Raymond C. Borges Hink
Research Associate - Cyber for Power & Energy Systems
Oak Ridge National Laboratory - PhD student @WVU
Raymond is a Information Assurance Research Scientist at Oak Ridge National Laboratory (ORNL) specialized in Cybersecurity, Digital Forensics and Machine Learning. Here he serves as an associate researcher and Co-PI for several efforts in the area of cyber-physical system security. He has a B.S. in Computer Software Eng. and and M.S. in Information Assurance. He works on developing analytics for distributed systems, digital twins and anomaly detection algorithms that can differentiate between natural faults/failures and cyber-attacks in energy delivery systems. Raymond works in collaboration with DUKE, EPB, the US Office of Electricity and the DHS Science and Technology Directorate. He's currently finishing his PhD at West Virginia University. Coordinates red-team efforts for the CyberForce competition at ORNL and is an avid astronomy aficionado. Raymond is a Certified Scrum Master, CompTIA Network+, A+, Security+ (expired), Microsoft Certified Technology Specialist ( MCTS) and is currently preparing for the Offensive Security Certified Professional (OSCP) exam.
See my current research projects
Past and current certifications
CURRENT- Scrum is part of the Agile movement. Agile is a response to the failure of the dominant software development project management paradigms (including waterfall) and borrows many principles from lean manufacturing. In 2001, 17 pioneers of similar methods met at the Snowbird Ski Resort in Utah and wrote the Agile Manifesto, a declaration of four values and twelve principles. As a Certified ScrumMaster® (CSM®), you’ll help the Scrum Team perform at their highest level. CSMs also protect the team from both internal and external distractions. Through the certification process, you will learn the Scrum framework and gain an understanding of team roles, events, and artifacts.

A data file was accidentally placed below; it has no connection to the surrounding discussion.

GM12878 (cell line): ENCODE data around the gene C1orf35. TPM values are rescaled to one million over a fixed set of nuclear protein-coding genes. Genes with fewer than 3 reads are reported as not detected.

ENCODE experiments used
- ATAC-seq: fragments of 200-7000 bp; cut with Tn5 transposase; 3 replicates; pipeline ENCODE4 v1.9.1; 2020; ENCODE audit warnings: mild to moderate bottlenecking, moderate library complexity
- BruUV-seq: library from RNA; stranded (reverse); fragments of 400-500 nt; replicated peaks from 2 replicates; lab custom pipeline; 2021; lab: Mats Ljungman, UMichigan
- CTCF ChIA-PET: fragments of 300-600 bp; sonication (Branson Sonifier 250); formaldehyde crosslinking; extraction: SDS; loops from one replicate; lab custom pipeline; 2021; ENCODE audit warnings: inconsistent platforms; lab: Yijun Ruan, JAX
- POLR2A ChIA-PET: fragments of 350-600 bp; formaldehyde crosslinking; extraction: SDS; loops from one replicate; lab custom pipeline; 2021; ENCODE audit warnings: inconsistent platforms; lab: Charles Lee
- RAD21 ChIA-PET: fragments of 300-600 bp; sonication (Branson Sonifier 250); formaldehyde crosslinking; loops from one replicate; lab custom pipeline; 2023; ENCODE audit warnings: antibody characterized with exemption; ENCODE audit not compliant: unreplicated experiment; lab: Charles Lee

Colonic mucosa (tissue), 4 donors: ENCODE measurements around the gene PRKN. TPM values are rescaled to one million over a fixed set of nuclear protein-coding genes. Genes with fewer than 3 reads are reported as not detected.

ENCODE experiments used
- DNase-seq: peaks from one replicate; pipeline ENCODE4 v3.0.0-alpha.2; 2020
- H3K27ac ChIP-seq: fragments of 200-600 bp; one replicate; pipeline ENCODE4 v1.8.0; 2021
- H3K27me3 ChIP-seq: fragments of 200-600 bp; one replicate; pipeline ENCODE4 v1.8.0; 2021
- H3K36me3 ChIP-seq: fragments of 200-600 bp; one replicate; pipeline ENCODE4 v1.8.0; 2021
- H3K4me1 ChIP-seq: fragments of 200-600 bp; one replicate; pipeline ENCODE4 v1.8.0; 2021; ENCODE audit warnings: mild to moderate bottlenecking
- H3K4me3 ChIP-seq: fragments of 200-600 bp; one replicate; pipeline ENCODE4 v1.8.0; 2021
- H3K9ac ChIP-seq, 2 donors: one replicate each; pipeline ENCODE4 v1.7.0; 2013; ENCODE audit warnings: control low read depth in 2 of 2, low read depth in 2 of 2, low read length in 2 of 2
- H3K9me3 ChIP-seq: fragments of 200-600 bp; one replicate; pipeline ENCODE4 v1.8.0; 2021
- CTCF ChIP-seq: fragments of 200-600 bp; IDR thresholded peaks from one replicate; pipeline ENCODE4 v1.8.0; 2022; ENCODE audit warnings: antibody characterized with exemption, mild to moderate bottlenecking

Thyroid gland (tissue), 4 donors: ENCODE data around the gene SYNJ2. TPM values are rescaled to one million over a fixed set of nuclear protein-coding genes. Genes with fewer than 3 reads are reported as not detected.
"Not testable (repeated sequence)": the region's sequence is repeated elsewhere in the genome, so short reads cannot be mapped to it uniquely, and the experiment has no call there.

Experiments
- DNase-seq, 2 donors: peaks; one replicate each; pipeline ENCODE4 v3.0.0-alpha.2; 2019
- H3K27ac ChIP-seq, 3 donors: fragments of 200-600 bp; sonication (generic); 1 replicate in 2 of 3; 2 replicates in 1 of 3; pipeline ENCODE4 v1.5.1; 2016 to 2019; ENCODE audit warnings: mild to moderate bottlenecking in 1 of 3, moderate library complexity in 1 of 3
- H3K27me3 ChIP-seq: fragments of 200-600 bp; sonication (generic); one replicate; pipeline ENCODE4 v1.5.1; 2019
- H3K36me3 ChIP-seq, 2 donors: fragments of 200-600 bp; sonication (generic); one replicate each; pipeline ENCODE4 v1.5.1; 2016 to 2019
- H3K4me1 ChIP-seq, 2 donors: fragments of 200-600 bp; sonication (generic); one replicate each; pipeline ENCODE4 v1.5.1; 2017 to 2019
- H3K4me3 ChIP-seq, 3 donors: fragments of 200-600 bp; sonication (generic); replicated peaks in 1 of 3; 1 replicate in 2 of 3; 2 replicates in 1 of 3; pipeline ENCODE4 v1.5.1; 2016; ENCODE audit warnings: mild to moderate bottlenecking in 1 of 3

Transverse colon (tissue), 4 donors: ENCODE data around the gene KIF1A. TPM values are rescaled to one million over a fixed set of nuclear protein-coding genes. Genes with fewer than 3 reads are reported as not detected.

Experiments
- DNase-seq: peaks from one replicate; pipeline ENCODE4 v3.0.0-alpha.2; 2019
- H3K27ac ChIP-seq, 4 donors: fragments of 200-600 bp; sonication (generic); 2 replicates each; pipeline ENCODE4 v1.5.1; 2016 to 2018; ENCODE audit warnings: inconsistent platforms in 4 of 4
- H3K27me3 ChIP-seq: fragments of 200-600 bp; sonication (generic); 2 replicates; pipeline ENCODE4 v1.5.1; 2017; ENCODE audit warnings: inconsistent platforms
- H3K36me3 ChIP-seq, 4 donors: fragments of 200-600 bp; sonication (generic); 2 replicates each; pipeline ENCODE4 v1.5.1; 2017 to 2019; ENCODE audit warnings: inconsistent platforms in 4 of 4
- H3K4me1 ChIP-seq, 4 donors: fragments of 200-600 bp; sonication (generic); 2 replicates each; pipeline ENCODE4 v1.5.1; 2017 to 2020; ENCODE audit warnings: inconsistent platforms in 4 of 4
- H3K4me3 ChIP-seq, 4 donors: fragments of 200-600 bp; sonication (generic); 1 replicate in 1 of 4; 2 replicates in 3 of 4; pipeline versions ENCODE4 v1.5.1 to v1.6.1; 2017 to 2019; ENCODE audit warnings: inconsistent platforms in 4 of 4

CURRENT- CompTIA Network+ earners who certified prior to January 1, 2011 have a Network+ considered good-for-life (GFL). It does not expire and does not have CE requirements. Earners of the CompTIA Network+ certification have the skills needed to troubleshoot, configure, and manage enterprise networks.
EXPIRED - Earners of the CompTIA Security+ certification have the knowledge and skills necessary to perform core security functions required of any cybersecurity role. CompTIA Security+ professionals know how to identify and address potential threats, attacks and vulnerabilities and they have established techniques in risk management, risk mitigation, threat management and intrusion detection.
CURRENT- CompTIA A+ earners who certified between January 1993 and December 31, 2010, have an A+ considered good-for-life (GFL). It does not expire and does not have CE requirements. Earners of the CompTIA A+ certification have validated skills in hardware repair and configuration, PC and peripheral troubleshooting, Windows operating system administration, and user support.
CURRENT - Windows Server 2012 - Microsoft Certified Technology Specialist certification proves your skills on a particular Microsoft technology, such as the Windows operating system, Microsoft Exchange Server, Microsoft SQL Server, or Microsoft Visual Studio. MCTS certifications are no longer in development.
An OSWP, by definition, is able to identify existing vulnerabilities in 802.11 networks and execute organized attacks in a controlled and focused manner. An OSWP is able to circumvent various network security restrictions implemented on wireless networks, bypass them, and recover the encryption keys in use. The four hour examination also demonstrates that OSWP’s have a certain degree of persistence and determination and are able to perform under imposed time constraints.
An OSCP, by definition, is able to identify existing vulnerabilities and execute organized attacks in a controlled and focused manner, write simple Bash or Python scripts, modify existing exploit code to their advantage, perform network pivoting and data ex-filtration, and compromise poorly written PHP web applications.